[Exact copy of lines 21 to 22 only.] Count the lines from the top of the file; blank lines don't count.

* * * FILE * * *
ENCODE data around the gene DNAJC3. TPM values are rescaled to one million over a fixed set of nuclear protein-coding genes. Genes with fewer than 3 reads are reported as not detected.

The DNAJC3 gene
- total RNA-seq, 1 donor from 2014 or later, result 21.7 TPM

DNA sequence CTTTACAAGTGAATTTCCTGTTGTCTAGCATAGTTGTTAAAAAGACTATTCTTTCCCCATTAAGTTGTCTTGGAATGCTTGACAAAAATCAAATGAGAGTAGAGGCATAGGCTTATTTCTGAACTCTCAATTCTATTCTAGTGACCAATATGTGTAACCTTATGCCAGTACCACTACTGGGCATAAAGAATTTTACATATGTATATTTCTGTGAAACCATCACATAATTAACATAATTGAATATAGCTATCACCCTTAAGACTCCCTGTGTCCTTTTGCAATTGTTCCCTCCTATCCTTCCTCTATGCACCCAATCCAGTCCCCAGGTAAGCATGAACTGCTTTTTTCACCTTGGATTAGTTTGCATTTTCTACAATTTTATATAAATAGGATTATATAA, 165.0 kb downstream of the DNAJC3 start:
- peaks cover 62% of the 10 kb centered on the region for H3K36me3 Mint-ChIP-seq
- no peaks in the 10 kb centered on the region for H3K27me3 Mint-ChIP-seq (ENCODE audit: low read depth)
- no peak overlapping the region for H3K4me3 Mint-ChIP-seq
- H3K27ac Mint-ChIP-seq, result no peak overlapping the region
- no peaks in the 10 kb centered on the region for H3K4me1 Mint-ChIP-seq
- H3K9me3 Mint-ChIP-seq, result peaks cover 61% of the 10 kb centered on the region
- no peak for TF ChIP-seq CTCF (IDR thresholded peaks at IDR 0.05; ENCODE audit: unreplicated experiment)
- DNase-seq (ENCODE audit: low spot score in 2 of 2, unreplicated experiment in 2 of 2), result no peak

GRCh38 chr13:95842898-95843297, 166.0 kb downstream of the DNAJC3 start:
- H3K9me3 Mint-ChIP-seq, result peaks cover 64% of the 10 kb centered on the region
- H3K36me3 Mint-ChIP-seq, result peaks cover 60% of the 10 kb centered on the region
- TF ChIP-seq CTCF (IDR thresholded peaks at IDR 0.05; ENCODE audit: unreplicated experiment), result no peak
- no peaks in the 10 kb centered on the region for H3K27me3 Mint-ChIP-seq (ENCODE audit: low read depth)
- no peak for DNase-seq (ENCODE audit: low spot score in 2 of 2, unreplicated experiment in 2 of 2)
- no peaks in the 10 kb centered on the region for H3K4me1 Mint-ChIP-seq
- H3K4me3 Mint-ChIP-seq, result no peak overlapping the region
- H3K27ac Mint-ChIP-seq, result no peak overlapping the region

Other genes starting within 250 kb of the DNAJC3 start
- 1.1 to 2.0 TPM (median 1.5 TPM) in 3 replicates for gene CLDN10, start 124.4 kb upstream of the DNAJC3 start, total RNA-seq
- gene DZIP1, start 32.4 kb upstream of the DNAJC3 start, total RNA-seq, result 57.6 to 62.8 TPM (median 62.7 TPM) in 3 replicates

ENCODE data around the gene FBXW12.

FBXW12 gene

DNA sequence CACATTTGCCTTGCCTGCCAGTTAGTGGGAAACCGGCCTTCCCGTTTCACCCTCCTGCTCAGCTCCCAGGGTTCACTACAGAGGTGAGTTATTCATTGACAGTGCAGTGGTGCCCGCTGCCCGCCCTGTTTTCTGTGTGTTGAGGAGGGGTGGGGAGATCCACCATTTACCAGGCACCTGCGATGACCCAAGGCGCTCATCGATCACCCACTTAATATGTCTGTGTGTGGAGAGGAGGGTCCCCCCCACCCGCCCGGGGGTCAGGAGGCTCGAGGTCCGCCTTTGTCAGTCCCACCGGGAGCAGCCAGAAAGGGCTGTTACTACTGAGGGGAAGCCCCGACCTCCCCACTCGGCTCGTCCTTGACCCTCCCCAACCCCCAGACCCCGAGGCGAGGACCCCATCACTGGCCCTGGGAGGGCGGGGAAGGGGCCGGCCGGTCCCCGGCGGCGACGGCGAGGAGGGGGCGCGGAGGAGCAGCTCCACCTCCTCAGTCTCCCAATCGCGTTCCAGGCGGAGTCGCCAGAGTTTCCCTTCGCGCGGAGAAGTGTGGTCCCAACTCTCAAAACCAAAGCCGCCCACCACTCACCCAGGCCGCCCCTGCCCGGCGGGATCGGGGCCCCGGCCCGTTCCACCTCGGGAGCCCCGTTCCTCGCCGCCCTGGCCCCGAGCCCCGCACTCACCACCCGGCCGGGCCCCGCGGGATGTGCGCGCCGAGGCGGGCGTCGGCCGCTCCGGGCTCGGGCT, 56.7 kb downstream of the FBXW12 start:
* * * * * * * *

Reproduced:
- H3K27ac Mint-ChIP-seq, result no peak overlapping the region

Other genes starting within 250 kb of the DNAJC3 start